Isko has been at the forefront of denim sustainability and performance for years now, and the Turkish denim mill hasn’t let up thanks to leadership from execs such as Mehmet Akgünlü.
The mill has recently expanded its line of fabrics produced by its R-Two platform, which mixes reused cotton and recycled fibers from its production loss. Additionally, Isko revealed it was joining the Ellen MacArthur Foundation’s Jeans Redesign project, confirming that 85 percent of its entire fabric production will consist of recycled material content.
And Akgünlü himself says: “We have always thought that collaboration is essential within our industry. The unprecedented circumstances we have been experiencing in the past year have proven how important it is to support each other and be accountable for our actions.”
Such collaborative efforts are continuing to manifest for Isko, which now is teaming up with globally recognized fashion school Institut Français de la Mode (IFM) and luxury giant Kering to develop a 10-week course dedicated to sustainable fashion for professionals and students alike. Isko also is partnering with MIT’s Computer Science and Artificial Intelligence Lab as part of the lab’s Alliances program, enabling it to research and develop smart textiles and wearable technologies with the help of the program’s researchers, students and industry partners.
What is the biggest misconception that consumers have about sustainable denim?
We understand consumers today, especially millennials, are prepared to walk away from companies that do not demonstrate corporate social responsibility. They know that every single one of their choices has a social and environmental impact and they want to save the planet.
This is obviously very positive, because it’s a strong push for businesses to create a better industry and embrace a responsible approach to both the market and the planet. But ‘sustainability’ as a word can be rather vague and, when it comes to denim, it is usually considered from a water consumption point of view. However, if you look at the big picture, there’s a lot more that needs to be considered. Every single step of the supply chain has effects on denim fabric production and each of these steps should be tackled to understand and address where better choices can be made.
The confusion and misunderstanding around what sustainability feeds into the practice of greenwashing. Global standards and proven figures would benefit processes as well as decision makers. They would allow the industry to be equally measured on their responsible denim practices, which could then be communicated efficiently and clearly and support consumers in the understanding of this delicate, yet crucial topic.
What can the denim industry do to ensure a positive post-pandemic rebound?
At Isko, we feel it is our responsibility to provide industry leadership and to be a force for good. With this urge for accountability in mind, we always make sure to continue our improvement in part through external stakeholder engagement and partnerships with the most credible and leading organizations and experts in the world. Our entire history is testament to that. An example of this is how Isko was the first company to create an ingredient brand that offered its customers the added value of intellectual property protection, as well as its pioneering responsible innovation approach.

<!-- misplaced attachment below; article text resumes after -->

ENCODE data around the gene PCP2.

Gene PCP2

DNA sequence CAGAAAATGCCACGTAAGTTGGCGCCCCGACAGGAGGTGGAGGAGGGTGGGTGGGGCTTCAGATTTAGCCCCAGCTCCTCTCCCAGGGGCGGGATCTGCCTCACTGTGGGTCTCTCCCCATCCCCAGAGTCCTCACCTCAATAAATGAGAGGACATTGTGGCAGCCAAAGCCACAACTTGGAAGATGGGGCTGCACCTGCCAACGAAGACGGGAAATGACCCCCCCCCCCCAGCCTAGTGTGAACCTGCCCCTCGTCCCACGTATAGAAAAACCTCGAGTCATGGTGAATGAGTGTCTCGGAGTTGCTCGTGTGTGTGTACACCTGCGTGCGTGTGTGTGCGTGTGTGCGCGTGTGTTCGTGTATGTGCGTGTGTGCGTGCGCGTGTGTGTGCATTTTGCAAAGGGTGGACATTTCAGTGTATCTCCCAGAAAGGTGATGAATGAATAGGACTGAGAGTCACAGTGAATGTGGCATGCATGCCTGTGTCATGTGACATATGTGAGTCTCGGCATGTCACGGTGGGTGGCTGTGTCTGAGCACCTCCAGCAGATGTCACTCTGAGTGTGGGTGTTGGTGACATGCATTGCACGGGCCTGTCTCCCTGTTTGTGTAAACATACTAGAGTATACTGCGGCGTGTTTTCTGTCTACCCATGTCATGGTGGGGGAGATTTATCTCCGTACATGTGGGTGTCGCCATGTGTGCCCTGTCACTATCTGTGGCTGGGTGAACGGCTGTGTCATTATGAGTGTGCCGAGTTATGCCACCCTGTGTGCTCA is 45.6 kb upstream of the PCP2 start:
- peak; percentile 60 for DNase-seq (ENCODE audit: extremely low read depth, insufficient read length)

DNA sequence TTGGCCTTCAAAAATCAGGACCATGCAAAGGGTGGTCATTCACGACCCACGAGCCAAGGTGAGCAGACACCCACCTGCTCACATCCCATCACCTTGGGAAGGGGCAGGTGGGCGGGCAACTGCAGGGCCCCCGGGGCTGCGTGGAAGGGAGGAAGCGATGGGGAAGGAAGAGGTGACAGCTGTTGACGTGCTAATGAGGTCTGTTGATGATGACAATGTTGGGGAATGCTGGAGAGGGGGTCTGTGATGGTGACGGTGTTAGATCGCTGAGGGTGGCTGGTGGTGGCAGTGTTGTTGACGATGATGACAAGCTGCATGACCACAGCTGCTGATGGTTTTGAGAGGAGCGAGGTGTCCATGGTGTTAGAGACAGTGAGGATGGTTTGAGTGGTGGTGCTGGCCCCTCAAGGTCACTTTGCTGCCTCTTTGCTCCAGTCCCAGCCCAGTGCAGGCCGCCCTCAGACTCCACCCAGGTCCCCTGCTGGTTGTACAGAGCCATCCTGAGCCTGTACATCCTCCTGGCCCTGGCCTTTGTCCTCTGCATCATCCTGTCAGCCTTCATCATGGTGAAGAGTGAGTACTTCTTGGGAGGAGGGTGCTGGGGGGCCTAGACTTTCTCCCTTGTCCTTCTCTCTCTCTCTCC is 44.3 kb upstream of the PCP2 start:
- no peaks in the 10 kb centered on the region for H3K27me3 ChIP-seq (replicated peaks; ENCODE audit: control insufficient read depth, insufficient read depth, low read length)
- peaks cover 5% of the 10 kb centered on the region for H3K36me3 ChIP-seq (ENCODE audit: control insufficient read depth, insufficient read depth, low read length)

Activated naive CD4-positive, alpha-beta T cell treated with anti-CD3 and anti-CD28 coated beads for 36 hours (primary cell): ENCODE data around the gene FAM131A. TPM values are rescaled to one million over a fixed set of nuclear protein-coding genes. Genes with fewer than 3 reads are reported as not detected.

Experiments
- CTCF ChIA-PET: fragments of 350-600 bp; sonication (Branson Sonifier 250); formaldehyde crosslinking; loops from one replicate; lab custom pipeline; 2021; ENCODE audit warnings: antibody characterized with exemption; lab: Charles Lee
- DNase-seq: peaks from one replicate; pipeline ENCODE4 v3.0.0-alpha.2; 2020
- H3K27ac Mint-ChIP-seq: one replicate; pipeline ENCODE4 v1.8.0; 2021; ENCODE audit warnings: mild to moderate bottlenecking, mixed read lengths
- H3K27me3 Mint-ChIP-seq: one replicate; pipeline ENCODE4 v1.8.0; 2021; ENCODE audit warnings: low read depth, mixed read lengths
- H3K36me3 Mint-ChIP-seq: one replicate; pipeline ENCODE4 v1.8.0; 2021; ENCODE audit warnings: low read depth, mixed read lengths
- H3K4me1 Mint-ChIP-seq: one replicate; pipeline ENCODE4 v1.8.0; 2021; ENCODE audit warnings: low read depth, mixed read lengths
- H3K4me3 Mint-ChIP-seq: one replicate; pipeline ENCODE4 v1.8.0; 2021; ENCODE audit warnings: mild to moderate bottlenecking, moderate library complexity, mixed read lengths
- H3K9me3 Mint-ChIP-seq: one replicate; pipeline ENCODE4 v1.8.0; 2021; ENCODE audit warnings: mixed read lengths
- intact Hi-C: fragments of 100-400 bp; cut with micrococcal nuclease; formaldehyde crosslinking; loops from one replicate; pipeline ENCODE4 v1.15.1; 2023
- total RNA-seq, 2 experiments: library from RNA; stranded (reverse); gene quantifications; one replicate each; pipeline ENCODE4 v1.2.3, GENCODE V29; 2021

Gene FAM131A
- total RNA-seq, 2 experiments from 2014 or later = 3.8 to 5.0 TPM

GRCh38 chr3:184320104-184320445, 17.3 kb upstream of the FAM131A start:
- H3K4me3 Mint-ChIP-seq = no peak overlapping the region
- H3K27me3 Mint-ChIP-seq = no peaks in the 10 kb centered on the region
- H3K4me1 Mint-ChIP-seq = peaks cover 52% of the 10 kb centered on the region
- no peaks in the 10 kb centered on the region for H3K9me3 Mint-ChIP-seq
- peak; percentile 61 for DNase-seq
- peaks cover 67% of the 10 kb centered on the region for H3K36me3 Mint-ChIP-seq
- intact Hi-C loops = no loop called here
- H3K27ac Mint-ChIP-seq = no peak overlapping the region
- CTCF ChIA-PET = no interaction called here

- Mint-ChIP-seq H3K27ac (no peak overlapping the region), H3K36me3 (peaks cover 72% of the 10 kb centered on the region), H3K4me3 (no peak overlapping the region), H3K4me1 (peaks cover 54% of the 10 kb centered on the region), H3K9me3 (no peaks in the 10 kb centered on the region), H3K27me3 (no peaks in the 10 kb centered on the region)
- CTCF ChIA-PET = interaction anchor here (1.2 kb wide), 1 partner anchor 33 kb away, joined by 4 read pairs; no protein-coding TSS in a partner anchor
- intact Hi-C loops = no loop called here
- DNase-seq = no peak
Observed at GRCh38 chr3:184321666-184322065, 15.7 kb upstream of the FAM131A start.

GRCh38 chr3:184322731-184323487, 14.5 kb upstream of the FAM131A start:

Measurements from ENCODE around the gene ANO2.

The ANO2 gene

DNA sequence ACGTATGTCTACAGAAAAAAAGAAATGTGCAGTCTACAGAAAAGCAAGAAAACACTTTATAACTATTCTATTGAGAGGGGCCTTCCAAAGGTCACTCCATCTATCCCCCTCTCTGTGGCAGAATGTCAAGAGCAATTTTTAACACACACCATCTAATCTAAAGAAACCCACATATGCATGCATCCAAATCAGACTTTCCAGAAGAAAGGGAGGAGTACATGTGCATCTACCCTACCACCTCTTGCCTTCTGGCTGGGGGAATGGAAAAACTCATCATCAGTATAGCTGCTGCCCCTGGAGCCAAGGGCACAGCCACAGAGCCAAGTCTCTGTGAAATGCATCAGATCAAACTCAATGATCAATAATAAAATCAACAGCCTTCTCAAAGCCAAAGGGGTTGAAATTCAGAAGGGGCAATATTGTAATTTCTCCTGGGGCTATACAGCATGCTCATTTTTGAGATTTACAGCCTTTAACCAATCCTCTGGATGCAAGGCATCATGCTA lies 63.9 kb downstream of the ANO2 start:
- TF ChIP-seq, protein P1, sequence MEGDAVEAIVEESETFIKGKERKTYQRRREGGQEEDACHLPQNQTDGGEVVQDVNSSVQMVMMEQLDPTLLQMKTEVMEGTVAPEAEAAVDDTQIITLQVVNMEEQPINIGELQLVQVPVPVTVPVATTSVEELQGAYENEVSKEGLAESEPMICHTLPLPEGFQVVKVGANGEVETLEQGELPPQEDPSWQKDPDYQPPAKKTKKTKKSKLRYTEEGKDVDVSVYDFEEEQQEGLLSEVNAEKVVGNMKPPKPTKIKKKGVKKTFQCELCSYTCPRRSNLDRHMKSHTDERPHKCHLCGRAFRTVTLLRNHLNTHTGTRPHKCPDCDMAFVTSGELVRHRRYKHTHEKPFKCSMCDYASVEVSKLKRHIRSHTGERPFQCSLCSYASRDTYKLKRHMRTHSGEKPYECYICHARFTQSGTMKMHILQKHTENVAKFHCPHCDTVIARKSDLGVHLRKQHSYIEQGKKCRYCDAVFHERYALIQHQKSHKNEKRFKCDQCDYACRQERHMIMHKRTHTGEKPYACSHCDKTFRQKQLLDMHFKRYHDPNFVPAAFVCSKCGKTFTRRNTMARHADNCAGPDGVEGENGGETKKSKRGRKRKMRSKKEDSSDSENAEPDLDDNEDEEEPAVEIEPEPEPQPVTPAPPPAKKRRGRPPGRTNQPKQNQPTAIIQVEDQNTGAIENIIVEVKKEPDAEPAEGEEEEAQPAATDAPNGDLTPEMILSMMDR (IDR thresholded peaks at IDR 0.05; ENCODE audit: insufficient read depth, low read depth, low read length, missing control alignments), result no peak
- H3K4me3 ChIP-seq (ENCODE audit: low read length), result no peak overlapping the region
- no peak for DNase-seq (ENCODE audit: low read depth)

Skinny jeans: Over or a new staple?
Skinny jeans could be a new staple as we begin to go back to normality and everyday life. Even though the pandemic made clear that there was a growing demand for comfort, denim is and always will be an extraordinary versatile material that can cater to every need, from style to comfort. This means that, with the right denim ingredient, even skinny jeans can perfectly suit this new trend for comfort without compromising on aesthetics.
How can denim retail improve?
Denim retail could benefit from a higher level of transparency. Awareness is growing in every sector of the business and it’s important to keep in mind that consumers are involved in this dynamic. They are searching more and more for sustainable products. People are ready to walk away from companies that do not demonstrate how they are working to be good corporate citizens, and this affects the retail sector as well.
As a leader in this industry, we do everything we can to support our brand and retail partners on their sustainable journeys, helping them to correctly and efficiently communicate sustainability credentials to end consumers.
How many pairs of jeans do you own?
I have around 50 to 60 pairs and some of them are very valuable to me. For example, selvedge or handmade styles are firm favorites and jeans that I have worn on memorable occasions are also very special.
Which jeans do you wear the most, and why?
I am a serious denim lover. And as a veteran in this industry, I’ve gone through my fair share of styles and technologies in denim. I’ve developed a particular fondness for jeans with a vintage look and high stretch—it’s the perfect combination of style and comfort for long working days.